On October 8, 1956, I was in 7th grade. At the 2 PM bell, they let students out of their classrooms and those who were interested assembled on chairs in the auditorium. A television set was on. The picture was a little fuzzy, but it was Game 5 of the World Series at Yankee Stadium. The Dodgers and Yankees. Vin Scully and Mel Allen were the announcers. Babe Pinelli was the ump behind home plate and 64,519 fans were standing as one.
I, an avid Dodger fan, sat beside Dave Gladwell, a dyed in the wool Yankee fan, and together we watched history as Don Larsen pitched a perfect game and my beloved Bums went down to defeat by 2 to 0.
Things have changed.
The World Series is now played at night, late at night, and the only ones watching are guys at the sports bars and the 50,000 or 60,000 fans freezing their fannies off at the stadiums as the teams play deep into October. Kids no longer watch the games. It comes on and stays on too late, often past midnight and many average Americans also skip what was once the premiere event in all of sports.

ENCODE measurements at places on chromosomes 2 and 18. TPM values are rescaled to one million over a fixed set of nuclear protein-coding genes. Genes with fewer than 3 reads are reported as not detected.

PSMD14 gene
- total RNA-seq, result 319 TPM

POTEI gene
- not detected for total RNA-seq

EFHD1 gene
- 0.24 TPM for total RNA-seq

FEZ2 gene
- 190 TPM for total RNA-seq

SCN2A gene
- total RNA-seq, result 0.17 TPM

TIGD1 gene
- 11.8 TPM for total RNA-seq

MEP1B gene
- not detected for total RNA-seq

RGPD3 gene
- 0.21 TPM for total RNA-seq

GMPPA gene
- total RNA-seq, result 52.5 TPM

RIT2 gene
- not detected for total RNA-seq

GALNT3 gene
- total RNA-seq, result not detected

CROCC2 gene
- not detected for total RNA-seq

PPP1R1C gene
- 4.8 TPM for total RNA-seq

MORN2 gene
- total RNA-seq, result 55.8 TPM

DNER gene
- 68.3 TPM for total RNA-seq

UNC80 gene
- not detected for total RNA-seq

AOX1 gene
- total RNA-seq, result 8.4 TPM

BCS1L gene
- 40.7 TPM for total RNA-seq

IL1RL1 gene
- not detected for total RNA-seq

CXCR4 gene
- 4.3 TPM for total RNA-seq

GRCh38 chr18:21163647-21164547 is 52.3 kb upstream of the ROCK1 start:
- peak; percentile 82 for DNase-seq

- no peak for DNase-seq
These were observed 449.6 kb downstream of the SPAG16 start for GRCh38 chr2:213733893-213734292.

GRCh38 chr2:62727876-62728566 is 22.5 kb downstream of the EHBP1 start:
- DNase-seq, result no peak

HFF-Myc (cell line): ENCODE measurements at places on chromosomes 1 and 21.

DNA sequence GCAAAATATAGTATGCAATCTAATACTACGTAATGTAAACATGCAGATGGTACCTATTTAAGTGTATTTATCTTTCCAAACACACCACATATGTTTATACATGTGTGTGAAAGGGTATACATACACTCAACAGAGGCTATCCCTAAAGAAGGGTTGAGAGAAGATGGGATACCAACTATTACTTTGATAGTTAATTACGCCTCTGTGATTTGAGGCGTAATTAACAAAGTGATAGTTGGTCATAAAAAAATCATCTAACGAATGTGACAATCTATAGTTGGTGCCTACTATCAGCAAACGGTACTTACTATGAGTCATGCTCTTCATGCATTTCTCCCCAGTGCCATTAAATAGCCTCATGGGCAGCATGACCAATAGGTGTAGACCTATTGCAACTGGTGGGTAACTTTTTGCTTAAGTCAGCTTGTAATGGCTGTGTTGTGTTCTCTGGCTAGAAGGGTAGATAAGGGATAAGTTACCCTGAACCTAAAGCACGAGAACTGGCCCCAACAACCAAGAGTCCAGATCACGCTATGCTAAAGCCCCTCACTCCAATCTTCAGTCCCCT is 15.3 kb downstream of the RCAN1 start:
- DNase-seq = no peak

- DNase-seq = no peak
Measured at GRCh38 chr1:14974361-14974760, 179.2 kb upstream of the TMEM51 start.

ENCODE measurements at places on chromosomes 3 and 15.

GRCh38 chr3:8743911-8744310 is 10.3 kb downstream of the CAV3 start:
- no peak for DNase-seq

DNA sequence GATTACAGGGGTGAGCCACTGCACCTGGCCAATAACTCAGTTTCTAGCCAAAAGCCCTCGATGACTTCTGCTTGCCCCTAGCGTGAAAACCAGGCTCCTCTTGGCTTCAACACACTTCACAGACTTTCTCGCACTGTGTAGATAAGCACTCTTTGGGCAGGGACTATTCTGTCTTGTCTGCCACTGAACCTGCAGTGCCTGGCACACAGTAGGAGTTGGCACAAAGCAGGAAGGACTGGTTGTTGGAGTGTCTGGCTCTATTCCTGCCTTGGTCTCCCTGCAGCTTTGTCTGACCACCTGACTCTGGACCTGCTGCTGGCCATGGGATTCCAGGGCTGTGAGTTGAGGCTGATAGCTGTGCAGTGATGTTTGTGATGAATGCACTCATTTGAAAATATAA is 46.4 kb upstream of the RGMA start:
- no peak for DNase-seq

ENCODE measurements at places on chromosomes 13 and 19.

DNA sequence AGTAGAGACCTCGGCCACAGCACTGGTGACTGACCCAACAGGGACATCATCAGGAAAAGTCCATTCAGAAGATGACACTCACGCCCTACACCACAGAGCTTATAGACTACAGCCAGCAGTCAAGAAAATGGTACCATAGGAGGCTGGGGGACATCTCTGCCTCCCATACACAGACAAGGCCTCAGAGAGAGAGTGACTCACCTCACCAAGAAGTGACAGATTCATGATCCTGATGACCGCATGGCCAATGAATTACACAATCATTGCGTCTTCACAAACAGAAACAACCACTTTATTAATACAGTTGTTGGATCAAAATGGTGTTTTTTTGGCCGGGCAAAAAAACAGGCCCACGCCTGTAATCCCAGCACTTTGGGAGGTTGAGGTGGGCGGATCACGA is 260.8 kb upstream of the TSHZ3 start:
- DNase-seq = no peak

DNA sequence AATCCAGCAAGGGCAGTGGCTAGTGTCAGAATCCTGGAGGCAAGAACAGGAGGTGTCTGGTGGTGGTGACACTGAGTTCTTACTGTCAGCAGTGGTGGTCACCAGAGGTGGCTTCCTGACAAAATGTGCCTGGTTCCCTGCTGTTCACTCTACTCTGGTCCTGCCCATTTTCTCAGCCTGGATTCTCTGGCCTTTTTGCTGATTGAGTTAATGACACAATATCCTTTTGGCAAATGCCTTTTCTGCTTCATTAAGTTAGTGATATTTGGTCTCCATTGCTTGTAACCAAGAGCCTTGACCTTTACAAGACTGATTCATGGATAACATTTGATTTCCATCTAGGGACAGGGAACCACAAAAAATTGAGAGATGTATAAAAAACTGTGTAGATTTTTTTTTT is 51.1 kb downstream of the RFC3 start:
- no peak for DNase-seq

Baseball is no longer America’s sport. It’s simply another one of many venues for television and an opportunity to sell more Budweiser. I once knew the name of every starting player on every team in baseball. Today, I would hard pressed to name as many as 20 players in the American League. Mickey Mantle played his entire career for the New York Yankees. Today, players come and go as the $30 million contracts beckon. To take a family of four to a big-league game with parking, food and drinks can cost as much as a thousand dollars.
Money and greed have taken over what was, and still is, a beautiful sport – a chess match between pitchers and batters, managers and pinch hitters. Ted Williams once said it took more athletic ability to hit a baseball travelling and spinning at nearly 100 miles per hour than anything in any other sport or activity. He was right.
The Washington Nationals are now up two games to none versus the Houston Astros in the 2019 World Series. I’m rooting for the Nats, but I haven’t watched a game. It comes on too late for me. Ask a 12-year old who won and they probably don’t even know who’s playing.
One good thing about golf on TV. They can’t play at night.